As trained hospice volunteers visiting homes and nursing facilities in upstate New York, Katz and Izzy bring comfort and canine companionship to peoplAs trained hospice volunteers visiting homes and nursing facilities in upstate New York, Katz and Izzy bring comfort and canine companionship to people who most need it. An eighty-year-old Alzheimer’s patient smiles for the first time in months when she feels Izzy’s soft fur. A retired logger joyfully remembers his own beloved dog when he sees Izzy. As Izzy bonds with patients and Katz focuses on their families, the author begins to come to terms with his own life, discovering dark realities he has never confronted. Meanwhile, Lenore–quickly dubbed the Hound of Love–arrives at Bedlam. Her genial personality and boundless capacity for affection steer Katz out of the shadows, rekindle his love of working with dogs, and restore his connection to the farm and the animals and people around him.
Humorous and deeply moving, Izzy & Lenore is a story of a man confronting his past, embracing the blessings of his current life, and rediscovering the meaning of friendship, family, and faith. Katz shares an uplifting tale of love, compassion, and the rich and complex relationships between dogs and their humans....more
As a Unitarian Universalist minister, Church defined religion as "our human response to the dual reality of being alive and having to die." The goal oAs a Unitarian Universalist minister, Church defined religion as "our human response to the dual reality of being alive and having to die." The goal of life, he tells us "is to live in such a way that our lives will prove worth dying for." This last book in his impressive oeuvre is imbued with ideas and exemplars for achieving that goal. The stories he offers—drawn from his own experiences and from the lives of his friends, family, and parishioners—are both engrossing and enlightening.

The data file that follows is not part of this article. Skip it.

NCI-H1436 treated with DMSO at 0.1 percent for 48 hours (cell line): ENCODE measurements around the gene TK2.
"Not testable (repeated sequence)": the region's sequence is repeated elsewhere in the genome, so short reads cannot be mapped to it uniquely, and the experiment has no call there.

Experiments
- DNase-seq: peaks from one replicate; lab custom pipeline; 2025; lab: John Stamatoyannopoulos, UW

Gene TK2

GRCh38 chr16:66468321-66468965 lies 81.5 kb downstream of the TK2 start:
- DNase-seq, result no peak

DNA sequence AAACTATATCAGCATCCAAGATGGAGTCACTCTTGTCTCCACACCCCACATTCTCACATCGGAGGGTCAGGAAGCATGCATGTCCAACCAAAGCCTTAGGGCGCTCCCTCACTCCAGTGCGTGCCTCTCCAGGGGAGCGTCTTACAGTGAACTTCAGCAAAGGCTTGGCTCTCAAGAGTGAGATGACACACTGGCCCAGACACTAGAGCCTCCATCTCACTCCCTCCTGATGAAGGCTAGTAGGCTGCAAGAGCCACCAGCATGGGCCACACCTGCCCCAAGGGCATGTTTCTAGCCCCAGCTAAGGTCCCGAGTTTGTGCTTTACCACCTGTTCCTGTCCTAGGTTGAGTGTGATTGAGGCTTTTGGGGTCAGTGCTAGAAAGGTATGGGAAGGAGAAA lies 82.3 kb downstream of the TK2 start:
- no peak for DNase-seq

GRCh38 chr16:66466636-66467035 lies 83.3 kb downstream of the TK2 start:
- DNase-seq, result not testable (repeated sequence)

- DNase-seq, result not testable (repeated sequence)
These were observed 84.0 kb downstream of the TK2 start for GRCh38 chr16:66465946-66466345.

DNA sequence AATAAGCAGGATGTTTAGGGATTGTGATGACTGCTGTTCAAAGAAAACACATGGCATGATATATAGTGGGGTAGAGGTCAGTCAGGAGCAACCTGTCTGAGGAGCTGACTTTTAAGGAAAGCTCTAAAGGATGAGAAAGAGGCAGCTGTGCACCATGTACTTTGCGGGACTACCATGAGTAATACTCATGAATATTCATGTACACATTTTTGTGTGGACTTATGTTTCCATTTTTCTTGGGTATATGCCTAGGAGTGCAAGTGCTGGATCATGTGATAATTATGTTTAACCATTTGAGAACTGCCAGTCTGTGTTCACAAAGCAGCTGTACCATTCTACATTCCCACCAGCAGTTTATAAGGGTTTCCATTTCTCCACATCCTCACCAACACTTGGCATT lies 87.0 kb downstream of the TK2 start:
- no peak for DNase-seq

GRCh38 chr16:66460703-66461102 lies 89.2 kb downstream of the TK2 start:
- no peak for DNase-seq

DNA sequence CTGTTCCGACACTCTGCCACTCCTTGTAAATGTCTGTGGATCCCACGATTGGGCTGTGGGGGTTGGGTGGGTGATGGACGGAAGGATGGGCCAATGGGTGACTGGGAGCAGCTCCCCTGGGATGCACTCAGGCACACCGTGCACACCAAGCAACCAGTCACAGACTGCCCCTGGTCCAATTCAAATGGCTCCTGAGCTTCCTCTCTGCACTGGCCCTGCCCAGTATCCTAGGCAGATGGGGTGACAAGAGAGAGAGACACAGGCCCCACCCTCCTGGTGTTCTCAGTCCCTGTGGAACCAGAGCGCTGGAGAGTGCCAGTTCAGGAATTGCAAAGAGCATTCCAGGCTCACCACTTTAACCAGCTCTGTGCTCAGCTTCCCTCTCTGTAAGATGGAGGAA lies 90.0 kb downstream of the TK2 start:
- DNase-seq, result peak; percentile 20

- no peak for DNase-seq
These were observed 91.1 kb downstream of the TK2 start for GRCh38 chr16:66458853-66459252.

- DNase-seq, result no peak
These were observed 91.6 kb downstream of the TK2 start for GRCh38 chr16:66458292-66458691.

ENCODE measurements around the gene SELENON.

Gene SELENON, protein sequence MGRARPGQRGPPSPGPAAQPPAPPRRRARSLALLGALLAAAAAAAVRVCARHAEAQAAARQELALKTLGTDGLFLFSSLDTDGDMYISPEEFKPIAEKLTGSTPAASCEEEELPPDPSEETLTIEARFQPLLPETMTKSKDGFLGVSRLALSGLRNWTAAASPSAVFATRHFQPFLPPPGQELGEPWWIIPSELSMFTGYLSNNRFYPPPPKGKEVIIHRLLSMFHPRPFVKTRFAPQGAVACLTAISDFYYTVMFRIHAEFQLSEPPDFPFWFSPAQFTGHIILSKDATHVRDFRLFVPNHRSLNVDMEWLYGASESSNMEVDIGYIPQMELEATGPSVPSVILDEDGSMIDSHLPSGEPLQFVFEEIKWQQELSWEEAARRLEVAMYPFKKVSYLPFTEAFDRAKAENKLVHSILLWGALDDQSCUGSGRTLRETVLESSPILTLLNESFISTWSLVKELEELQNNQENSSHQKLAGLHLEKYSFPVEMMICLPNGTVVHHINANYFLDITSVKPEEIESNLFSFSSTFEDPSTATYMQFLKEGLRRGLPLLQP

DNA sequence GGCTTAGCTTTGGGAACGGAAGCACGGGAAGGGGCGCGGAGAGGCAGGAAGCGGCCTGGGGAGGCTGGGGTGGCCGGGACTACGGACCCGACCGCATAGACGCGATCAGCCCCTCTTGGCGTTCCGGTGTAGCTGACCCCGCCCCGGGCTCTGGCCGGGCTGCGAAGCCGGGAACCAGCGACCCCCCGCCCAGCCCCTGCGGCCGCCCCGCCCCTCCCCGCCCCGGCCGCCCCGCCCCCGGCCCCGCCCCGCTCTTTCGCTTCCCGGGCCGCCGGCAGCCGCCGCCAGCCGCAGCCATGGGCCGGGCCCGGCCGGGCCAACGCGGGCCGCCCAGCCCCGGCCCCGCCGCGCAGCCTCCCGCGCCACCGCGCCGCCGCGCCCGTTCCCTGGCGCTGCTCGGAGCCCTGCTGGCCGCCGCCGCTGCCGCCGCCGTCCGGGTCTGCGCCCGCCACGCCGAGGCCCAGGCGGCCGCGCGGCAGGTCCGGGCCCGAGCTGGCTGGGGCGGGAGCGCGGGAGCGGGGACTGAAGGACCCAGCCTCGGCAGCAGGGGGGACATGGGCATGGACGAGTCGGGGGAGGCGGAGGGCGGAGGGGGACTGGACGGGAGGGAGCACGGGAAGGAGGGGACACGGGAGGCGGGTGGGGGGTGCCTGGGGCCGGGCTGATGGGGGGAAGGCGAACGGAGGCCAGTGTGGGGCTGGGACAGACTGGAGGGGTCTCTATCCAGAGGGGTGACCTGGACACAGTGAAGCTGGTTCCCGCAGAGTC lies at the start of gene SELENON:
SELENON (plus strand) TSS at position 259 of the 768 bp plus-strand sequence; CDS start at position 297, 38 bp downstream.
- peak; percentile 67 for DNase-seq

"Love & Death is transformative. I was not prepared for the power of this splendid, soaring book. It totally captured me." —Sylvia Ann Hewlett, author of Creating a Life ...more
According to most relationship books, the key to a solid marriage is communication, communication, communication. Phooey, says John Gottman, Ph.D., auAccording to most relationship books, the key to a solid marriage is communication, communication, communication. Phooey, says John Gottman, Ph.D., author of the much-lauded Why Marriages Succeed or Fail. There's much more to a solid, "emotionally intelligent" marriage than sharing every feeling and thought, he points out--though most couples therapists ineffectively (and expensively) harp on these concepts.
Gottman, the director of the Gottman Institute, has found through studying hundreds of couples in his "love lab" that it only takes five minutes for him to predict--with 91 percent accuracy--which couples will eventually divorce. He shares the four not-so-obvious signs of a troubled relationship that he looks for, using sometimes amusing passages from his sessions with married couples. (One standout is Rory, the pediatrician who didn't know the name of the family dog because he spent so much time at work.)